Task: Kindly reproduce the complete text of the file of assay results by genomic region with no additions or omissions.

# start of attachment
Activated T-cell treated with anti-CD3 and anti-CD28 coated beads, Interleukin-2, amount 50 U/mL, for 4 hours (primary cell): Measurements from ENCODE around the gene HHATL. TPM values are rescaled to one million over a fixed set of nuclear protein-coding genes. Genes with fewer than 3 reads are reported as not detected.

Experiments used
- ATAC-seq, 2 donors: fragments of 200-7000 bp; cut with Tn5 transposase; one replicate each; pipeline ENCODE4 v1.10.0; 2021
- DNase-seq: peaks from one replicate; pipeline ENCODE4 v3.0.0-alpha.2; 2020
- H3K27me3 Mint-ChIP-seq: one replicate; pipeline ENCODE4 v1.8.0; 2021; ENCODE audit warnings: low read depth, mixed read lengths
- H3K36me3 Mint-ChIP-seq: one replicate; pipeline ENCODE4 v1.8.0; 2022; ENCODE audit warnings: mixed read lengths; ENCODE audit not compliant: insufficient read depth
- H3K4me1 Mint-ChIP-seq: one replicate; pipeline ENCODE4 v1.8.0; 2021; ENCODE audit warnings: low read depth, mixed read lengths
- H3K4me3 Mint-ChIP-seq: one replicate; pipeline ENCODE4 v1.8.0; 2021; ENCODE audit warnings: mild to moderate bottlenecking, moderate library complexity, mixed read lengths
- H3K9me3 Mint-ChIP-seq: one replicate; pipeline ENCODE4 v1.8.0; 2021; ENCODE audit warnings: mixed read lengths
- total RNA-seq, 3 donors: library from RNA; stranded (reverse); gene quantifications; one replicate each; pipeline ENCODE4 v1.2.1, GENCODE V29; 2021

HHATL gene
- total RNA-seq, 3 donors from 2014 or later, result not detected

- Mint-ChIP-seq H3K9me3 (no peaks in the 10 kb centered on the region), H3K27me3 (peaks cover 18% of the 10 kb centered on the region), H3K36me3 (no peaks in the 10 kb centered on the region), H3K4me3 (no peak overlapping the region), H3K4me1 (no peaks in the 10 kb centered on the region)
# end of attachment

Activated T-cell treated with anti-CD3 and anti-CD28 coated beads, Interleukin-2, amount 50 U/mL, for 4 hours (primary cell): Measurements from ENCODE around the gene HHATL. TPM values are rescaled to one million over a fixed set of nuclear protein-coding genes. Genes with fewer than 3 reads are reported as not detected.

Experiments used
- ATAC-seq, 2 donors: fragments of 200-7000 bp; cut with Tn5 transposase; one replicate each; pipeline ENCODE4 v1.10.0; 2021
- DNase-seq: peaks from one replicate; pipeline ENCODE4 v3.0.0-alpha.2; 2020
- H3K27me3 Mint-ChIP-seq: one replicate; pipeline ENCODE4 v1.8.0; 2021; ENCODE audit warnings: low read depth, mixed read lengths
- H3K36me3 Mint-ChIP-seq: one replicate; pipeline ENCODE4 v1.8.0; 2022; ENCODE audit warnings: mixed read lengths; ENCODE audit not compliant: insufficient read depth
- H3K4me1 Mint-ChIP-seq: one replicate; pipeline ENCODE4 v1.8.0; 2021; ENCODE audit warnings: low read depth, mixed read lengths
- H3K4me3 Mint-ChIP-seq: one replicate; pipeline ENCODE4 v1.8.0; 2021; ENCODE audit warnings: mild to moderate bottlenecking, moderate library complexity, mixed read lengths
- H3K9me3 Mint-ChIP-seq: one replicate; pipeline ENCODE4 v1.8.0; 2021; ENCODE audit warnings: mixed read lengths
- total RNA-seq, 3 donors: library from RNA; stranded (reverse); gene quantifications; one replicate each; pipeline ENCODE4 v1.2.1, GENCODE V29; 2021

HHATL gene
- total RNA-seq, 3 donors from 2014 or later, result not detected

- Mint-ChIP-seq H3K9me3 (no peaks in the 10 kb centered on the region), H3K27me3 (peaks cover 18% of the 10 kb centered on the region), H3K36me3 (no peaks in the 10 kb centered on the region), H3K4me3 (no peak overlapping the region), H3K4me1 (no peaks in the 10 kb centered on the region)